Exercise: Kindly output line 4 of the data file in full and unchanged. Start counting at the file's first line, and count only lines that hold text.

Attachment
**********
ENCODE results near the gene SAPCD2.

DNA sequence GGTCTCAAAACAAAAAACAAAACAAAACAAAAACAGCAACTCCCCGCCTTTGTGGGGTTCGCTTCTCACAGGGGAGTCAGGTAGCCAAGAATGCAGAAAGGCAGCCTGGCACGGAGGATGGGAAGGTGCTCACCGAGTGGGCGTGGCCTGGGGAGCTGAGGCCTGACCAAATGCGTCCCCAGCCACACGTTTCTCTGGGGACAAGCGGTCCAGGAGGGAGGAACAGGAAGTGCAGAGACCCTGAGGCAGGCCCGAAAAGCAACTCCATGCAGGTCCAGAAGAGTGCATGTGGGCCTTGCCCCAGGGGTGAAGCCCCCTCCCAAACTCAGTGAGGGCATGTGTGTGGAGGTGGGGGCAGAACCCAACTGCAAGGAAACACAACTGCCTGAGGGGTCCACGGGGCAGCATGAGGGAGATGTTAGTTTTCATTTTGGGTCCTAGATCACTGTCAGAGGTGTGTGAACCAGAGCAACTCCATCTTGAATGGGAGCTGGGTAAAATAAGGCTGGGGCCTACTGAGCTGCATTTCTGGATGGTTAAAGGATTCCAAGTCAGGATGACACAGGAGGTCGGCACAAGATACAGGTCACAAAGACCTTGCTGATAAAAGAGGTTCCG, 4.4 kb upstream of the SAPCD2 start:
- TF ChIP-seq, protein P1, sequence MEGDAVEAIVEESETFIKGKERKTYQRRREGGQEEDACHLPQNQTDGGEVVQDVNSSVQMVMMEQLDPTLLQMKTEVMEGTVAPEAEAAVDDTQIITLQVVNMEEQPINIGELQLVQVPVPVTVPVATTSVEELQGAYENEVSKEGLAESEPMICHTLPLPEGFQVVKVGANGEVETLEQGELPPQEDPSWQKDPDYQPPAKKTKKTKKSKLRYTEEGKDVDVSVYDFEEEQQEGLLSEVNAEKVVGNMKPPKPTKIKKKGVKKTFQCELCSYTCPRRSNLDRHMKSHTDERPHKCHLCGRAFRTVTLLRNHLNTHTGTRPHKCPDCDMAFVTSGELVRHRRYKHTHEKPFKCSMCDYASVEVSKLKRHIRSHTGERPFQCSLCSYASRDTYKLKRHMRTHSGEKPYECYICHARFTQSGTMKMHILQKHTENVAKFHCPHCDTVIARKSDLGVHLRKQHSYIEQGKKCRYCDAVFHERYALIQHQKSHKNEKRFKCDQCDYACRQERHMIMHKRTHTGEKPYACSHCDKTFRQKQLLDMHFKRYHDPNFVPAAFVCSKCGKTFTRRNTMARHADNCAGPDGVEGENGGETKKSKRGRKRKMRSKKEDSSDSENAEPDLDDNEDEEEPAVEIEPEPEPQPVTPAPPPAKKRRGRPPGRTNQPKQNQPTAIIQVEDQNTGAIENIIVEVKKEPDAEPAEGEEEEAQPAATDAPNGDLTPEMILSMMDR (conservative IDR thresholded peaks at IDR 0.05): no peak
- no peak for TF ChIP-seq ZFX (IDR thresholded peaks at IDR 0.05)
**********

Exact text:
- no peak for TF ChIP-seq ZFX (IDR thresholded peaks at IDR 0.05)